This Guide focuses on the legislative enactments concerning the establishment of private trust companies in the British Virgin Islands (BVI) and illustrates the clarity of the new regulations following the wholesale repeal of the Banks and Trust Companies (Application Procedures) Directions 1991.




New rules relating to private trust companies (PTCs) known as the Financial Services (Exemptions) Regulations, 2007 (Regulations) came into force in the BVI on 1 August 2007 following amendments made on 15 January 2007 to the BVI’s Financial Services Commission Act, 2001 (FSC Act), the latter paving the way for the introduction of the Regulations. Further amendments to the trust legislation were introduced in 2013, enhancing the PTC regime.


In this Guide, we discuss the Regulations and outline the conditions which must be satisfied to enable a company to benefit from the exemption from the trust licensing regime in the BVI as well as, in particular, highlighting the new responsibilities imposed by the new rules upon the registered agent acting for a PTC.


Under the current regulatory framework, certain types of company are able to seek an exemption from the usual requirement to obtain a trust licence under the BVI’s Banks and Trust Companies Act 1990 (Act). It was the general intention of the BVI Government to create a system whereby specific classes of trust company are granted an exempt status.


Most unremunerated PTCs which do not offer trustee services to the general public (i.e. do not carry on the business of a trustee) are now able to benefit from the new exemption regime. Also, unremunerated BVI-incorporated companies which merely hold assets as nominees (or bare trustees) are automatically entitled to benefit from the exemption, provided that they do not carry on the business of a trustee.




A PTC is, essentially, a company which possesses trustee powers and which does not conduct trust business with the general public, its sole purpose being to act as a trustee of a family trust or a group of related trusts.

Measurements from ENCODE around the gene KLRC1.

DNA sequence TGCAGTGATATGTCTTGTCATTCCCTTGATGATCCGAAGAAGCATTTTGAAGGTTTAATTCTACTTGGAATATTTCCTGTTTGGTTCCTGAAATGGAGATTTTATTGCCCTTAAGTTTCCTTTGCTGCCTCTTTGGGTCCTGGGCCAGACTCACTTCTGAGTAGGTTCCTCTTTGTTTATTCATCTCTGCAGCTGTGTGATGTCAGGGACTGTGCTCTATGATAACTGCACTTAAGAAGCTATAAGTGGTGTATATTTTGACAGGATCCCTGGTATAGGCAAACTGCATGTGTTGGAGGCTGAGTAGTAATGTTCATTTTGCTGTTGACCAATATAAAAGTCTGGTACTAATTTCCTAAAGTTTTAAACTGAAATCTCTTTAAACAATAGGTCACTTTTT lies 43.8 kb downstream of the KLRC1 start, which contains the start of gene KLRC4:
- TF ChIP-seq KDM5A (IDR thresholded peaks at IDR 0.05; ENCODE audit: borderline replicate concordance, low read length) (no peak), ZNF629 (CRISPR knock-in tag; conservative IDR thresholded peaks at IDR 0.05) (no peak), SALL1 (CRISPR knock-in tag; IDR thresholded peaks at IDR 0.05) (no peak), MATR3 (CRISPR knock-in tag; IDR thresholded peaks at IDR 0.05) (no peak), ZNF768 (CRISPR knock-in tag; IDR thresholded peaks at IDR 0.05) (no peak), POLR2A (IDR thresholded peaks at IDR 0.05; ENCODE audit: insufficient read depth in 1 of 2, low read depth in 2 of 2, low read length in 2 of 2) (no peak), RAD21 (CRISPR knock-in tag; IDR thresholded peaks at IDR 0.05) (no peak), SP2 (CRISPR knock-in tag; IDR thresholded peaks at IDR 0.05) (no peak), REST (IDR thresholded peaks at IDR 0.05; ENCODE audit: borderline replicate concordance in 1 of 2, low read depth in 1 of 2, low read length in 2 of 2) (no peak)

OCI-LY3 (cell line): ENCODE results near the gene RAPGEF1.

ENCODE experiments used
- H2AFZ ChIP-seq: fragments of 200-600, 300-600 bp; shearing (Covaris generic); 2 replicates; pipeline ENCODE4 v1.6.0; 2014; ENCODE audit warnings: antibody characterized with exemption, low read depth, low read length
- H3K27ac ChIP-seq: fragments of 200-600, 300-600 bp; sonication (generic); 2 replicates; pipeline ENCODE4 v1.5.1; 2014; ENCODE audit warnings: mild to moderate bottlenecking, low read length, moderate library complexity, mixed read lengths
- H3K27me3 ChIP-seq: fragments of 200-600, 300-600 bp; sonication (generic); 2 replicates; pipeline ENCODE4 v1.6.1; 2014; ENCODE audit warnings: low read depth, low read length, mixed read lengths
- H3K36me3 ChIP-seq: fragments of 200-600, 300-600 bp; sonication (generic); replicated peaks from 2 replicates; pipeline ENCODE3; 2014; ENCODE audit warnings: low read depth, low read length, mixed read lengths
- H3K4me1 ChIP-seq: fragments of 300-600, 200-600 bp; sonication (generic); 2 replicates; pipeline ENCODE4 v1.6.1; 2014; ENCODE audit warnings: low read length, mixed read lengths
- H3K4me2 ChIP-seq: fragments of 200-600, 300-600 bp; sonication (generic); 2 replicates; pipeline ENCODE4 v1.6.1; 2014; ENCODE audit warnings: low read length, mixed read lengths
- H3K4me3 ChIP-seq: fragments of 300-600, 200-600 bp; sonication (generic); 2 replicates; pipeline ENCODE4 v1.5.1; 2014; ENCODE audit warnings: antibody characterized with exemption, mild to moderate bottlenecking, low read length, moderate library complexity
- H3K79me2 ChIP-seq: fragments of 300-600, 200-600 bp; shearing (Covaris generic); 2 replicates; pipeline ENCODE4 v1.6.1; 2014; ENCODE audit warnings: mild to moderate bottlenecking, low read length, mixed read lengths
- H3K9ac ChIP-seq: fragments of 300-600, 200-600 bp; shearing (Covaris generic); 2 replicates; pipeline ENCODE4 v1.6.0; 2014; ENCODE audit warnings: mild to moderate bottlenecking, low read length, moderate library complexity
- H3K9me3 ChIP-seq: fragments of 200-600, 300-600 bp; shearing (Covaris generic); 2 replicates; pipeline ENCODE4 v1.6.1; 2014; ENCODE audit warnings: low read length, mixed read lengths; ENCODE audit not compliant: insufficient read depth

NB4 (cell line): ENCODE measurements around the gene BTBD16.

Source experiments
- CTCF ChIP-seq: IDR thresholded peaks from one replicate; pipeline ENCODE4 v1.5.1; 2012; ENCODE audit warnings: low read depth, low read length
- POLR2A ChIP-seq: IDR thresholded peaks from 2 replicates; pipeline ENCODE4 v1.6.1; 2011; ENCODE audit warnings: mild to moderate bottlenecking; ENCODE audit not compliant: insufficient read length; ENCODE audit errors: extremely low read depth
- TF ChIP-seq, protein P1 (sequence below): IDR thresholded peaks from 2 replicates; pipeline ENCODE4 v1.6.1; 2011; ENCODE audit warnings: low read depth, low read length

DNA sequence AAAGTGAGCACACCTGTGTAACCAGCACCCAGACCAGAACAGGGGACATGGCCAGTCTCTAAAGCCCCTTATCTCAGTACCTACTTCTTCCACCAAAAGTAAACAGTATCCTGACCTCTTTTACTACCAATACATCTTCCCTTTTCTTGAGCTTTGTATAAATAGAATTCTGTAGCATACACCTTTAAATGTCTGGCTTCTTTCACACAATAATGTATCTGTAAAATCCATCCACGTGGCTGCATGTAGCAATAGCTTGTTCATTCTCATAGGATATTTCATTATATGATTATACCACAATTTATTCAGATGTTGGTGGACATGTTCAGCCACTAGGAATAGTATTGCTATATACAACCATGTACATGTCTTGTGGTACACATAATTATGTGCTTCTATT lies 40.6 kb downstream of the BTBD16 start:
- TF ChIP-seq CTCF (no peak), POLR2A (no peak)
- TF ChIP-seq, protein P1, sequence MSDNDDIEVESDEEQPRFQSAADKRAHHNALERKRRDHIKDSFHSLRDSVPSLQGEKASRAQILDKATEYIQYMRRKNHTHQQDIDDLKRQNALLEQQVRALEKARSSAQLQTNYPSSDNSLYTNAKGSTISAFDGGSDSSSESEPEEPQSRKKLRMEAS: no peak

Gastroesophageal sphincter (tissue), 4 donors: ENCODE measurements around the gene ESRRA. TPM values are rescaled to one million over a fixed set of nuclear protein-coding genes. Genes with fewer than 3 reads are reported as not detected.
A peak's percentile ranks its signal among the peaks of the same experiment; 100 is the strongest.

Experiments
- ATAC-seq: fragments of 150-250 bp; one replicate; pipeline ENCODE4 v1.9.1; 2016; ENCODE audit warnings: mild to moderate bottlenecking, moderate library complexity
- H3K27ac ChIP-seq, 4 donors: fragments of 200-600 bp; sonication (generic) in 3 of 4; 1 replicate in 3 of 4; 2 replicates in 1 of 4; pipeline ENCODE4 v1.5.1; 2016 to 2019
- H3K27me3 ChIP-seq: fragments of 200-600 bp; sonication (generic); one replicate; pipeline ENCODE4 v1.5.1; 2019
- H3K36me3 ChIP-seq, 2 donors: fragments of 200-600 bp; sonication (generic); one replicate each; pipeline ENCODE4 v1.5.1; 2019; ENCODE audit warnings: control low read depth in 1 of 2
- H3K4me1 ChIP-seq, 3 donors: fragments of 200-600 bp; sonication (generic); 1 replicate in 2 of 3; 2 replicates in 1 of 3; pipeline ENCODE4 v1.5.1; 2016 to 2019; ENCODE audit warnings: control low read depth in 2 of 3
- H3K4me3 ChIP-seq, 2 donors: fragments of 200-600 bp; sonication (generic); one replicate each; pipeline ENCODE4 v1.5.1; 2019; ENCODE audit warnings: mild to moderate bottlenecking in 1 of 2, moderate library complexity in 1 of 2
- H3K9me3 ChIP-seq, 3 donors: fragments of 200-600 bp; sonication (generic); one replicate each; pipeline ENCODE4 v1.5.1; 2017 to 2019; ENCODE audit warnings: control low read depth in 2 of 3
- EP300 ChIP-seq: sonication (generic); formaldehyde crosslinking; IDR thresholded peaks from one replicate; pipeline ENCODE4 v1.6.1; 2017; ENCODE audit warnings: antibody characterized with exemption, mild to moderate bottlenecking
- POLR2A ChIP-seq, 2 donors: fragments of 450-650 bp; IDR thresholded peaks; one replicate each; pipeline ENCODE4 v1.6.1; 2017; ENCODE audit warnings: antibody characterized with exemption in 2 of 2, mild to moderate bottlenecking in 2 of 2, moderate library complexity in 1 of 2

The Regulations define the term “private trust company” to mean a company:

  • That is a qualifying BVI company;
  • That is a limited company within the meaning of the BVI Business Companies Act, 2004 (BVIBC Act); and
  • The memorandum of which states that it is a private trust company


A “qualifying BVI company” in turn is defined to mean a company that:

  • has first incorporated under the BVIBC Act;
  • has been re-registered under Part II of Schedule 2 of the BVIBC Act;
  • has been re-registered under paragraph 6(1)(a) of Part III of Schedule 2 of the BVIBC Act and in respect of which an election to disapply Part IV of Schedule 2 has been registered; or
  • has been re-registered under paragraph 6(1)(b) of Part III of Schedule 2 of the BVIBC Act and in respect of which an election to disapply Part VI of Schedule 2 has been registered.




A PTC will not be required to obtain a trust licence under the Act where its trust business consists solely of either:

  1. Unremunerated trust business; or
  2. Related trust business.


For the avoidance of doubt, the business of a PTC shall be deemed to consist solely of unremunerated trust business, notwithstanding that part or all of such unremunerated trust business also qualifies as related trust business. The same rule applies in respect of related trust business.


What is Unremunerated Trust Business?


Unremunerated trust business is trust business which is carried on by a PTC where remuneration is not payable to, or received by, the PTC or indeed any person associated with the PTC, in consideration for, or in relation to, the services that constitute the trust business.


For the purposes of the rules “remuneration” includes money or any other form of property and it matters not whether such remuneration is payable, or is received, out of the assets of a “relevant trust” (defined by the Regulations to mean a trust with respect to which a PTC is providing services that constitute trust business), from the settlor or beneficiary of such a trust, or from any other person pursuant to an arrangement with the settlor or a beneficiary of a relevant trust.


Any remuneration paid to a director of the PTC or a person associated with the PTC is regarded as “remuneration” under the new rules unless it is paid or received by way of the director’s remuneration:

  1. With respect to professional director services provided to the PTC; and
  2. The director is not otherwise associated with the PTC, i.e. by virtue of having a direct or an indirect beneficial interest in it.


The Regulations make clear that payments which are made to a PTC to indemnify it for costs and expenses paid or incurred by the PTC (e.g. regulatory fees and registered agent fees) will not be regarded as “remuneration” within the meaning of the new rules.


What is Related Trust Business?


Related trust business is trust business provided in respect of a single trust or a group of related trusts where each beneficiary of a trust is either a “connected person” in relation to the settlor of that trust, or is a charity. The term “connected person” refers to any person whose relationship to another is established by affinity or consanguinity (which may also be established by adoption).